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Baby Orangutan Left For Dead Is Now King Of The Playground

<p> <a href="http://www.internationalanimalrescue.org/">International Animal Rescue</a><span></span> </p>

Gito's story is one of recovery and support.

Three months ago, he was left for dead in a cardboard box. Now, he's sticking his tongue out on the playground alongside classmates at an orangutan preschool.

International Animal Rescue

In September, International Animal Rescue (IAR) discovered Gito after his former owner - a village leader in Borneo who bought the orangutan - left him in a cardboard box, soaked in his own urine and exposed to the hot sun.

International Animal Rescue

Swinging from branches and learning to care for himself ... Gito makes it all look so easy, but three months ago, he struggled to simply extend his limbs. In fact, his rescuers first thought he was dead.

International Animal Rescue

A home for roughly 20,000 wild orangutans, the forests of Borneo have suffered from a string of wildfires over recent months. The devastation has left countless of animals killed or without suitable habitat. Others have been captured and sold into a life of suffering in the exotic wildlife trade.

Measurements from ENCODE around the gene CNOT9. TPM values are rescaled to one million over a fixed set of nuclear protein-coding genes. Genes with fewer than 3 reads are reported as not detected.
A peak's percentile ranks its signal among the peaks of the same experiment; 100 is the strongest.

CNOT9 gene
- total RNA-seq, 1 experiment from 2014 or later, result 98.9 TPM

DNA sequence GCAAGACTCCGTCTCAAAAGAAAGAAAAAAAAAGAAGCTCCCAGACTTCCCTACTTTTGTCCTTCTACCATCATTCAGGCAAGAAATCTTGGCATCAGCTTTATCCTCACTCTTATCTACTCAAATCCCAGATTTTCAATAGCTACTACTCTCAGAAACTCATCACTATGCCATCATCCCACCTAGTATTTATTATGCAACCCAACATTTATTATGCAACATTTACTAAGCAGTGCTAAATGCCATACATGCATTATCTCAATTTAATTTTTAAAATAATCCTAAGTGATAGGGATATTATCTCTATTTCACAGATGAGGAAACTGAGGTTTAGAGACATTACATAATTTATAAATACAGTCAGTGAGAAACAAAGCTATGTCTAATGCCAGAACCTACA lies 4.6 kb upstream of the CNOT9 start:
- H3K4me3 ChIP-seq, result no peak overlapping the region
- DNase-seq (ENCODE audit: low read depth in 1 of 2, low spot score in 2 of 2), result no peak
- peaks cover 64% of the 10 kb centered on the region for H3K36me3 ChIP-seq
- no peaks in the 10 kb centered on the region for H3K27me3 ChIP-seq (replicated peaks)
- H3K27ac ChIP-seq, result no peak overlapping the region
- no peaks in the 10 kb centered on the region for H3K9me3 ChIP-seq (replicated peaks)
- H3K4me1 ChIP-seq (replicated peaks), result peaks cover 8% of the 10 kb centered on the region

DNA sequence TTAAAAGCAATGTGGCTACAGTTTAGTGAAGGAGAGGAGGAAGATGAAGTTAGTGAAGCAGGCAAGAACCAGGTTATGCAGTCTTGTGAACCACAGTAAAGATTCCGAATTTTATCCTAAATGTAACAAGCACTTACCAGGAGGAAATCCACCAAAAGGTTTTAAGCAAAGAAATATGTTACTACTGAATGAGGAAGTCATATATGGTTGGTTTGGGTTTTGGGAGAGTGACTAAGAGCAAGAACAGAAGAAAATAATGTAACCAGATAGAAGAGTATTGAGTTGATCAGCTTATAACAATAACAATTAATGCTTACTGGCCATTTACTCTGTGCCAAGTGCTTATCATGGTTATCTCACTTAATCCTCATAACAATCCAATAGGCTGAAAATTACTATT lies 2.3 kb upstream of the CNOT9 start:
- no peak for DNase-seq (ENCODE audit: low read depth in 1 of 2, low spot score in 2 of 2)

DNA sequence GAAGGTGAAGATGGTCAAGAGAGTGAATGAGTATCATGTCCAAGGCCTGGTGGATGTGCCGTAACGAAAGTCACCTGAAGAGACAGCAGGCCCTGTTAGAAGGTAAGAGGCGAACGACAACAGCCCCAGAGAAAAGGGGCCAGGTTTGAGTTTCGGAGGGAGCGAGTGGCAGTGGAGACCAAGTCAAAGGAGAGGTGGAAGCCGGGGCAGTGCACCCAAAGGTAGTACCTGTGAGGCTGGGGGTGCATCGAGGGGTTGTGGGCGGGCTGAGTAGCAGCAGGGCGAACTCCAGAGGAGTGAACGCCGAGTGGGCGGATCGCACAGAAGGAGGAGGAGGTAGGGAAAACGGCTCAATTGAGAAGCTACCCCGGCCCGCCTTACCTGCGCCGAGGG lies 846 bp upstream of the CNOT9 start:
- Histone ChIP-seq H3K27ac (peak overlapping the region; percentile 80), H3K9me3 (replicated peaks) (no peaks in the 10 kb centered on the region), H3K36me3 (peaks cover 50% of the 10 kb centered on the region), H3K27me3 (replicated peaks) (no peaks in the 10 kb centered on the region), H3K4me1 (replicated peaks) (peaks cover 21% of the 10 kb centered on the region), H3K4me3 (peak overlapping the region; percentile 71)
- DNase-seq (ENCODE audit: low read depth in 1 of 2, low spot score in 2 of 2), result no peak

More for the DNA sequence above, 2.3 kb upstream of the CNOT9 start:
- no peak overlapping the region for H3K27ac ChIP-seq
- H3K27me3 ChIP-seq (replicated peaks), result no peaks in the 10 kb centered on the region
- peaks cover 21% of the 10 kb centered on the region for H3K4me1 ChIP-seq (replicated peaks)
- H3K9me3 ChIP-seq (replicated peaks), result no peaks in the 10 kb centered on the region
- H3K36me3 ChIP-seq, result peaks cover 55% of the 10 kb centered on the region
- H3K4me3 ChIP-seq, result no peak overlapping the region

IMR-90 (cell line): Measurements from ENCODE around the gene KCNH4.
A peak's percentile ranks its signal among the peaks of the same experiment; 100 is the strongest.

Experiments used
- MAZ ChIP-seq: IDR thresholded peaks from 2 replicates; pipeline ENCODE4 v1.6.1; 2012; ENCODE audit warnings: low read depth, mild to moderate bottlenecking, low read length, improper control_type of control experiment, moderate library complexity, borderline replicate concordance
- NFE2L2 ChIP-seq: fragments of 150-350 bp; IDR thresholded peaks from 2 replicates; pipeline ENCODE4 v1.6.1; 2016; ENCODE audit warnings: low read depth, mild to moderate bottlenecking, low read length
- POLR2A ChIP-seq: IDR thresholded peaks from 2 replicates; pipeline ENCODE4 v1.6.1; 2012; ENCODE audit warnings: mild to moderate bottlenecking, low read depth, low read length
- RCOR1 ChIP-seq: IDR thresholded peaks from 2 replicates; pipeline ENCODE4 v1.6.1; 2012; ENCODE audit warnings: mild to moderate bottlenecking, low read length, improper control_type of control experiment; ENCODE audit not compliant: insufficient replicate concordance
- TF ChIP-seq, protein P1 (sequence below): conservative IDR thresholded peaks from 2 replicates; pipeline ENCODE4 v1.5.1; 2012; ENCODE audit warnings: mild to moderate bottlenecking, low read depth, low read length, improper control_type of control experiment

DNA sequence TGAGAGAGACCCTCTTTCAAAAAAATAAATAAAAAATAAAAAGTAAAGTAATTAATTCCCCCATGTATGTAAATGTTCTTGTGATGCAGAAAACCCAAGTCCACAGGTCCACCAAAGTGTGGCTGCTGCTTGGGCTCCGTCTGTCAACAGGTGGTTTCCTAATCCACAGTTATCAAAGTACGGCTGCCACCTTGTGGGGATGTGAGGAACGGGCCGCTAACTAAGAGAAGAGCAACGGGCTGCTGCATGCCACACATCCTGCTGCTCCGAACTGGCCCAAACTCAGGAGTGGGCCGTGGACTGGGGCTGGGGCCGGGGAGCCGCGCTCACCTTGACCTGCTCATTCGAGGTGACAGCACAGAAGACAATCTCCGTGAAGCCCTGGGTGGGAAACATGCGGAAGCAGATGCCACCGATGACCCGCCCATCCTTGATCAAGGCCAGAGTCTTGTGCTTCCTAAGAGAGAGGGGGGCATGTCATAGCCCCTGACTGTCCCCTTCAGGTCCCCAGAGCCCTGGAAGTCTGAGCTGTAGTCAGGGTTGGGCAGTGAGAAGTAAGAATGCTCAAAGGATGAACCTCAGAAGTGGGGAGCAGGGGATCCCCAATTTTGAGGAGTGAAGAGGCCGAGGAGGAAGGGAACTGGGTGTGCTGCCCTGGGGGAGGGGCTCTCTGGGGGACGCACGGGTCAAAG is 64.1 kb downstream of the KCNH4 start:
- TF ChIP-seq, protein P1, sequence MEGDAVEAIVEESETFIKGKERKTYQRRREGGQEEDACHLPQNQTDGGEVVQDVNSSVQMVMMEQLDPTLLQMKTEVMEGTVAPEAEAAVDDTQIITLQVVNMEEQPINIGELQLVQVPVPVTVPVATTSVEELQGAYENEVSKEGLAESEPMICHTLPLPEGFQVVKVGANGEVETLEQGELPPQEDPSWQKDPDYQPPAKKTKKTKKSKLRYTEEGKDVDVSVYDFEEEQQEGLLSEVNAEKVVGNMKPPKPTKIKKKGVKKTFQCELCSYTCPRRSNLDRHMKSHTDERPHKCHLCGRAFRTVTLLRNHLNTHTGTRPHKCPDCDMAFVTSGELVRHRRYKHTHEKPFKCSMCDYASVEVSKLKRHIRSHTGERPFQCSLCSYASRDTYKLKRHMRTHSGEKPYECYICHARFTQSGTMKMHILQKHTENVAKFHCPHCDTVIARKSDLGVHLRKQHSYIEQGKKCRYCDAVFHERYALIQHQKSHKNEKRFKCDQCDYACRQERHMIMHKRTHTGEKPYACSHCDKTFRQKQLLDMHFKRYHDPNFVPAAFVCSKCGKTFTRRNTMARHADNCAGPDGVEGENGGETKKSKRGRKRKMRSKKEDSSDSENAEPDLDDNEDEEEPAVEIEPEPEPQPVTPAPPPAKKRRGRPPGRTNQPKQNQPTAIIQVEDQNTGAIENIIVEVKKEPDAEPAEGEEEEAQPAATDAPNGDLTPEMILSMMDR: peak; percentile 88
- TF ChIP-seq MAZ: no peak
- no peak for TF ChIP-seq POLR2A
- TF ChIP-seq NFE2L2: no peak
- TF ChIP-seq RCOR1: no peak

Earlier in December, IAR announced the opening of a preschool at their orangutan sanctuary to accommodate the increasing number of rescued newborns.

Meet the inaugural class of IAR's orangutan preschool.

Udin, the climber.

International Animal Rescue

Budi and Jemmi, the naptime partners.

International Animal Rescue


And several others. They still have a way to go before they can graduate from the sanctuary and return to the wild, but they're better off than when they each arrived.

With similar ages and confidence levels, Gito and the other orphans have helped each other grow. And they've been making tremendous progress.

Only two weeks ago, IAR released a video of Asoka climbing his very first tree.

If you'd like to support orangutans like Gito and Asoka, consider learning more and donating to IAR.